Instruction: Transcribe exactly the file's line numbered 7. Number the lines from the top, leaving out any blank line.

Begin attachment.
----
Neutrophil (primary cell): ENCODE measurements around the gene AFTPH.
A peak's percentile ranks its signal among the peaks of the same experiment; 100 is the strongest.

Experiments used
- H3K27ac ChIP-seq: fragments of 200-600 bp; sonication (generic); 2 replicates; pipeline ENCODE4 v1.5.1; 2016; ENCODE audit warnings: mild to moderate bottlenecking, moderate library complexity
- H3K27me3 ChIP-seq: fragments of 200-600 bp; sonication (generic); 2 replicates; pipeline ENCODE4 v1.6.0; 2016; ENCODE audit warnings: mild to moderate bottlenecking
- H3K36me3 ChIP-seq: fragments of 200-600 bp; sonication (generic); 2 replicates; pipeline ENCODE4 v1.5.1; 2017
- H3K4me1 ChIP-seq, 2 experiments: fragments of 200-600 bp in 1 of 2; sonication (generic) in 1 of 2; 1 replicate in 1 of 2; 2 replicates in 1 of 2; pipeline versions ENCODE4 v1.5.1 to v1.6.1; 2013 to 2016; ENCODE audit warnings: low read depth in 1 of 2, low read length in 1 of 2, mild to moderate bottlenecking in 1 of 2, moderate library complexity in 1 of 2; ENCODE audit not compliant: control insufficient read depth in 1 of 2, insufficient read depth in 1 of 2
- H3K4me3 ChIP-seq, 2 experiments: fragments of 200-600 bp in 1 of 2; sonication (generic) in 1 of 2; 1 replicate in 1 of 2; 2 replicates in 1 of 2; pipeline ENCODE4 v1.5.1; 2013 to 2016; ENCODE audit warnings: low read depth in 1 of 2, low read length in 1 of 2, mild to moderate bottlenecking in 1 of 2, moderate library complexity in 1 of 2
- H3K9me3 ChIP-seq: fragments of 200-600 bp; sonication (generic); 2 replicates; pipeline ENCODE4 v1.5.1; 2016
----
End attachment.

- H3K4me1 ChIP-seq, 2 experiments: fragments of 200-600 bp in 1 of 2; sonication (generic) in 1 of 2; 1 replicate in 1 of 2; 2 replicates in 1 of 2; pipeline versions ENCODE4 v1.5.1 to v1.6.1; 2013 to 2016; ENCODE audit warnings: low read depth in 1 of 2, low read length in 1 of 2, mild to moderate bottlenecking in 1 of 2, moderate library complexity in 1 of 2; ENCODE audit not compliant: control insufficient read depth in 1 of 2, insufficient read depth in 1 of 2